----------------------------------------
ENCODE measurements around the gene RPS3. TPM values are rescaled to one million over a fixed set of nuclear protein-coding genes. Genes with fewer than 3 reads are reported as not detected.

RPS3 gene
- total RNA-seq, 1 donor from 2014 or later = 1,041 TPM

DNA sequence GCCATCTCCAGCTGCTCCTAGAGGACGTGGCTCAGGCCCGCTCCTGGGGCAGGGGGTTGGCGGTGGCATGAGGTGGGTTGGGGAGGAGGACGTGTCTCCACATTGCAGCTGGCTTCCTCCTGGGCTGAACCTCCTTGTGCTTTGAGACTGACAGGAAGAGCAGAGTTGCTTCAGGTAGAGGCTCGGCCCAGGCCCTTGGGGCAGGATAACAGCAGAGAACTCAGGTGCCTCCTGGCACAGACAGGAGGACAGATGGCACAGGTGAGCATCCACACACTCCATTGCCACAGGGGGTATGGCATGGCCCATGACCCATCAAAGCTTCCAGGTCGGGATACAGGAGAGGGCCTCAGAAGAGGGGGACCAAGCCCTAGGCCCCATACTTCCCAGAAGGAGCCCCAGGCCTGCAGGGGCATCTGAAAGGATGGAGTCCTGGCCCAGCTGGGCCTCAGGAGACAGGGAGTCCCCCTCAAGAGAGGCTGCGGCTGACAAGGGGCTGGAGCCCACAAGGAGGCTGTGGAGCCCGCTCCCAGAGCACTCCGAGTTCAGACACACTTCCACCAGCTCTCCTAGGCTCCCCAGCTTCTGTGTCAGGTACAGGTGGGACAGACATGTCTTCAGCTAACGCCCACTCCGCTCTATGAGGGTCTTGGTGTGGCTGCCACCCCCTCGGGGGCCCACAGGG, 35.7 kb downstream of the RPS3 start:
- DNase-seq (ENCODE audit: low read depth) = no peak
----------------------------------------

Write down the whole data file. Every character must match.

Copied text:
ENCODE measurements around the gene RPS3. TPM values are rescaled to one million over a fixed set of nuclear protein-coding genes. Genes with fewer than 3 reads are reported as not detected.

RPS3 gene
- total RNA-seq, 1 donor from 2014 or later = 1,041 TPM

DNA sequence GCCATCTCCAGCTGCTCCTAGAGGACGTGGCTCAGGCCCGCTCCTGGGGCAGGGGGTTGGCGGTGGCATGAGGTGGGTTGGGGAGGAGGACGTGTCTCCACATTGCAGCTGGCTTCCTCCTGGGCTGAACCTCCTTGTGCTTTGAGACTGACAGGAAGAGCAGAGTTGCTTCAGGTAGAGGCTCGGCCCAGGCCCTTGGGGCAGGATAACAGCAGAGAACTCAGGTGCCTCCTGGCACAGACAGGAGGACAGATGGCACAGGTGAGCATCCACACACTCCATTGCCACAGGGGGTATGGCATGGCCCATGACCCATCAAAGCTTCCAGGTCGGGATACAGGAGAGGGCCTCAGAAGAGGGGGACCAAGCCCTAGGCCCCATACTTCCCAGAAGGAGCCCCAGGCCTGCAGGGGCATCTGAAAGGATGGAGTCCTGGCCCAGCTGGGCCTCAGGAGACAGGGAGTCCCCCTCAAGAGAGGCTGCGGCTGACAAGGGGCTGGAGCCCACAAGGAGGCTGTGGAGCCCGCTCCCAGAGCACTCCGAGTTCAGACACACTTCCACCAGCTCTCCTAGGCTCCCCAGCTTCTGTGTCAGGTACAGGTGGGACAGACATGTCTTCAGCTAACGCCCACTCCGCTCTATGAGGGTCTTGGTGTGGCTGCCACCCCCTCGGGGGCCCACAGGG, 35.7 kb downstream of the RPS3 start:
- DNase-seq (ENCODE audit: low read depth) = no peak